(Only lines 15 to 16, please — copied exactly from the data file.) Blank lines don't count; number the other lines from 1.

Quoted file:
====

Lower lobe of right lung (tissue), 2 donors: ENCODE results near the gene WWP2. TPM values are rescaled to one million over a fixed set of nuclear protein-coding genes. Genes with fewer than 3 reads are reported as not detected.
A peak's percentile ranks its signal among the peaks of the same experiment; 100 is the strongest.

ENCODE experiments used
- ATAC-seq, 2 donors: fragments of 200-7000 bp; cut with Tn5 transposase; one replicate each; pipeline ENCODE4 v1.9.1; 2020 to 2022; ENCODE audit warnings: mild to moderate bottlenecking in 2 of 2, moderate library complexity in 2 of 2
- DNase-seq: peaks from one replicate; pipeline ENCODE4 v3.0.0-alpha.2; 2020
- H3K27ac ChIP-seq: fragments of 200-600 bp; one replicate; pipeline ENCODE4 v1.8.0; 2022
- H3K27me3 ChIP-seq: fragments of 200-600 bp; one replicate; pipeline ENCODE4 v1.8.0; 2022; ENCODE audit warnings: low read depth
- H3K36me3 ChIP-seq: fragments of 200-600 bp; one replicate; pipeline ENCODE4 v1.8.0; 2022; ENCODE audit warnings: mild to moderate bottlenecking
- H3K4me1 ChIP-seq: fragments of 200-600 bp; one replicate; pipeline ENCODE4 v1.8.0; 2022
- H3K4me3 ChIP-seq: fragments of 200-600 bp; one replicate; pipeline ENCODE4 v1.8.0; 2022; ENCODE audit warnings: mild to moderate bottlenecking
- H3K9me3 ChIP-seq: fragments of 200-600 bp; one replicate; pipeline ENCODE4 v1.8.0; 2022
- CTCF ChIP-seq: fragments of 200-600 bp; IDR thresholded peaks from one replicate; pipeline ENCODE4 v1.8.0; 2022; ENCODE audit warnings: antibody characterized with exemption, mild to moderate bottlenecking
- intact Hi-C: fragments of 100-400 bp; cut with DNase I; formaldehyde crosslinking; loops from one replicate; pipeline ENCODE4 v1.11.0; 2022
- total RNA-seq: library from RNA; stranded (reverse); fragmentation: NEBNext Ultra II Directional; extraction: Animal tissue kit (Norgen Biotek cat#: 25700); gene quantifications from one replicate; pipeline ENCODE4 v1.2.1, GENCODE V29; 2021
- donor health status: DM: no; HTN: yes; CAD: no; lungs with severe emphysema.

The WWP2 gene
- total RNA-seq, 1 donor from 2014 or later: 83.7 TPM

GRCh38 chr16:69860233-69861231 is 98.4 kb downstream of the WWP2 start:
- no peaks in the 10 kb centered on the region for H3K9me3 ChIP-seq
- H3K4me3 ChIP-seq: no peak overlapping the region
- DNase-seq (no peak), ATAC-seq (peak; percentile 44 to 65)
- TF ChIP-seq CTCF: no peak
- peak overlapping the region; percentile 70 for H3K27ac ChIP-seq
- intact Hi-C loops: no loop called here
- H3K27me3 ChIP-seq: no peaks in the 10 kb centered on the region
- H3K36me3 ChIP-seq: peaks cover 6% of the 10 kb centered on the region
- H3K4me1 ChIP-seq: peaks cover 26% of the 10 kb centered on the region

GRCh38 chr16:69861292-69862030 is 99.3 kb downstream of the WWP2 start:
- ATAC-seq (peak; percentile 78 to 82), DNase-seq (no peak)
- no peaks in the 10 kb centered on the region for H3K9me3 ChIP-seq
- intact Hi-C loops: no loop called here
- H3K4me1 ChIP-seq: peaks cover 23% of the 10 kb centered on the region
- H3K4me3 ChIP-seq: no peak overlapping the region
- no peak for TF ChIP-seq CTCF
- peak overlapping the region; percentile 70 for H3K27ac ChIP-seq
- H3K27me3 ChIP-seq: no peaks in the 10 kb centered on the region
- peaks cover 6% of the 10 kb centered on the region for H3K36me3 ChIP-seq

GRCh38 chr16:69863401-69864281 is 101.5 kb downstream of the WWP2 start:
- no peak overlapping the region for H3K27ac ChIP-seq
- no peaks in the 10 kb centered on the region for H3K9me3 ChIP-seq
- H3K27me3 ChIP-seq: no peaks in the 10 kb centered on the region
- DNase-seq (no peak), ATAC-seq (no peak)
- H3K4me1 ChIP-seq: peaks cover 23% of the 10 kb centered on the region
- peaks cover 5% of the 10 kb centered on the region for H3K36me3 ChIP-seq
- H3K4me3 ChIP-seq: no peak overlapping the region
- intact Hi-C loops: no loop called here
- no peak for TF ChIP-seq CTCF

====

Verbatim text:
- donor health status: DM: no; HTN: yes; CAD: no; lungs with severe emphysema.

The WWP2 gene